Republican senator says Republican health care bill is too Republican

Senate Health Care Bill Could Be In Jeopardy As Conservatives Announce Opposition

Protestors took action the minute the bill was released.

"If our Republican colleagues were proud of this bill, there'd be a brass band down the middle of Fifth Avenue and every street in America", said Schumer, the Senate's minority leader.

Capitol Police first asked people to stop demonstrating, then began arresting and carrying away those who refused.

"Any federal legislator who votes for this bill and says, oh I didn't cut Medicaid, I just sent it back to the states-that whole deliberately misleading", he added.

It is now up to us to let our Senators know that this bill is unacceptable.

Toomey also penned an op-ed in the Inquirer Friday, further outlining Obamacare's "failures". The deep cuts to Medicaid likely mean about 20 million Americans will lose their health insurance, including 4.5 million Californians. As pointed out by Vox, these include the essential health benefits package - something which requires healthcare providers to cover maternity care, mental health treatment, and prescription drugs. Majority Leader Mitch McConnell (R-KY) on Thursday, effectively phasing out Medicaid entirely.

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President Trump has urged lawmakers to pass the overhaul, which features billions of dollars in cuts to Medicaid, the health care program for the poor, disabled and nursing home residents, and dramatic tax cuts for wealthy Americans. That would focus the aid more on people with lower incomes than the House legislation, which bases its subsidies on age.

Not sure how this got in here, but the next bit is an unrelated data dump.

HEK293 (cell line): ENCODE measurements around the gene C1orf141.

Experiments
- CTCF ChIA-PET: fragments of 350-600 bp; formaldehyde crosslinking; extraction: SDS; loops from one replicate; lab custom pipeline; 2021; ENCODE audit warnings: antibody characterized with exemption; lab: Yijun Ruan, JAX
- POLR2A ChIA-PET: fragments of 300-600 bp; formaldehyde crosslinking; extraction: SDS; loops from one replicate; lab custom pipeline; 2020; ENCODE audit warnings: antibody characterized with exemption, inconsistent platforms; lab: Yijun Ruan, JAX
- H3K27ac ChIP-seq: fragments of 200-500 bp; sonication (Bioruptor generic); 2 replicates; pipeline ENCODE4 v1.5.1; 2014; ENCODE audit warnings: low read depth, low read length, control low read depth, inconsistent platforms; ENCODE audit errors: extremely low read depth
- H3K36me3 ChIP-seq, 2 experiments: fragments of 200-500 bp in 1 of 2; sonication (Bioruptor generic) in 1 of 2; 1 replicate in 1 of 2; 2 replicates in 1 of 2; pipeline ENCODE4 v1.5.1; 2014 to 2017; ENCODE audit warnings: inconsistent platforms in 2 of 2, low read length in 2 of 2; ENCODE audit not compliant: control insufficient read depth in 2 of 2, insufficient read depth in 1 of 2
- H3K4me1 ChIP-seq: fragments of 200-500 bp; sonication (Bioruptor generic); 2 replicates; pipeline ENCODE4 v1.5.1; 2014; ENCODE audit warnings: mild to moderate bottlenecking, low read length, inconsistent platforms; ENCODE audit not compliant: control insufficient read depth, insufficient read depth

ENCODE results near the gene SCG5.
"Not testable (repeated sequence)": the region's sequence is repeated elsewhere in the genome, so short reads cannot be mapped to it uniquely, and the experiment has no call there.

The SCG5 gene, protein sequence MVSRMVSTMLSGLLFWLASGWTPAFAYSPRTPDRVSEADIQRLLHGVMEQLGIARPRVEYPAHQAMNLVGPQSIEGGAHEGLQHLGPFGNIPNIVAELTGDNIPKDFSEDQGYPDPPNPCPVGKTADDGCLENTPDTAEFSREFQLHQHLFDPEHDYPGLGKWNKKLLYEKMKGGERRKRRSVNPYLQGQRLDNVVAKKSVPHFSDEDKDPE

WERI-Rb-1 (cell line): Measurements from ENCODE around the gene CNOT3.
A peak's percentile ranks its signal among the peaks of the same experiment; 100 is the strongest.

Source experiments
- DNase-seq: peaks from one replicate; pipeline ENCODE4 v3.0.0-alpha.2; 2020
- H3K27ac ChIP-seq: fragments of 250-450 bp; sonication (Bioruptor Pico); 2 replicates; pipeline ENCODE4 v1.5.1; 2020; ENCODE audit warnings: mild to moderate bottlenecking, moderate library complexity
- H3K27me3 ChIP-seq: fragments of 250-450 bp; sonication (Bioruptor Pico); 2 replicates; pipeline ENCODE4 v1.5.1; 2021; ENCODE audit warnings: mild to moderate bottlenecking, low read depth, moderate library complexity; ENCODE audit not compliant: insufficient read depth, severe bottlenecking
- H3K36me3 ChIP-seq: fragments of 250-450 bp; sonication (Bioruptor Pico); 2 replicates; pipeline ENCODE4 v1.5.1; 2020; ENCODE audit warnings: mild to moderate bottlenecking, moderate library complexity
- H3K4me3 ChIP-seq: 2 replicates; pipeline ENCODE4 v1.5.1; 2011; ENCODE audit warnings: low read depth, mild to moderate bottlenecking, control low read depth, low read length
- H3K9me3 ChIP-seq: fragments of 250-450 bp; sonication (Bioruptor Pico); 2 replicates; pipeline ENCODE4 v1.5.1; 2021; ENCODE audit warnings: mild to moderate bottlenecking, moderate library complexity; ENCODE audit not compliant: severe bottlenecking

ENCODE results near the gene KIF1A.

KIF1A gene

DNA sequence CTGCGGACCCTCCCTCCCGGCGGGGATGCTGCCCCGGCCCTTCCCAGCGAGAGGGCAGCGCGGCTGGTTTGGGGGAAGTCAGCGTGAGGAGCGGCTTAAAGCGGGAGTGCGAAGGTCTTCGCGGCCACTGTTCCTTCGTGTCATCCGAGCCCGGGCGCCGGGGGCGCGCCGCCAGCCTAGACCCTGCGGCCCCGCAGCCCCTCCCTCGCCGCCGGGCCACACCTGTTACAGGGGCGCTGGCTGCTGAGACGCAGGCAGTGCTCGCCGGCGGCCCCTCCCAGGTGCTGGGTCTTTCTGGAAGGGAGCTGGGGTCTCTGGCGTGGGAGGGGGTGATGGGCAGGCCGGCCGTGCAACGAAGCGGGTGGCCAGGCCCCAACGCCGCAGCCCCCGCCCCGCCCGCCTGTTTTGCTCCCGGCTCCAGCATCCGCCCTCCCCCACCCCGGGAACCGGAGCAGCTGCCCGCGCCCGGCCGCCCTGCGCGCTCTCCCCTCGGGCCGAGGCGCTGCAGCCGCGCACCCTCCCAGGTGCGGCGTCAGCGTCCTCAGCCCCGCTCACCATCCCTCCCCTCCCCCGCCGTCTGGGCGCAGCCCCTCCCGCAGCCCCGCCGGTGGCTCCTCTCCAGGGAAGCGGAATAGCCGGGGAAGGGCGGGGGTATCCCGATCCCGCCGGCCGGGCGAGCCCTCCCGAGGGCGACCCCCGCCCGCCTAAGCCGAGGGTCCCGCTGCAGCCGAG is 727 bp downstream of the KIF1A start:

Democrats are strongly opposed to what Sen.

Though the Senate GOP's bill repeals the individual mandate, the legislation maintains numerous ACA tax credits that have helped people buy insurance.

Passage would move President Donald Trump and the GOP closer to one of their marquee pledges - erasing Obama's 2010 statute. "The Senate bill may be even meaner". He told Fox News, "I think that they'll probably get there, but those Senators are not the only obstacles". Ted Cruz of Texas, Rand Paul of Kentucky, Mike Lee of Utah and Ron Johnson of Wisconsin.

The Senate bill looks a great deal like the House bill, which would leave 23 million more people without insurance over the next 10 years, according to the Congressional Budget Office.

With five Republican Senators already in opposition and more than a dozen signaling wariness, a legislative victory is anything but a sure thing.



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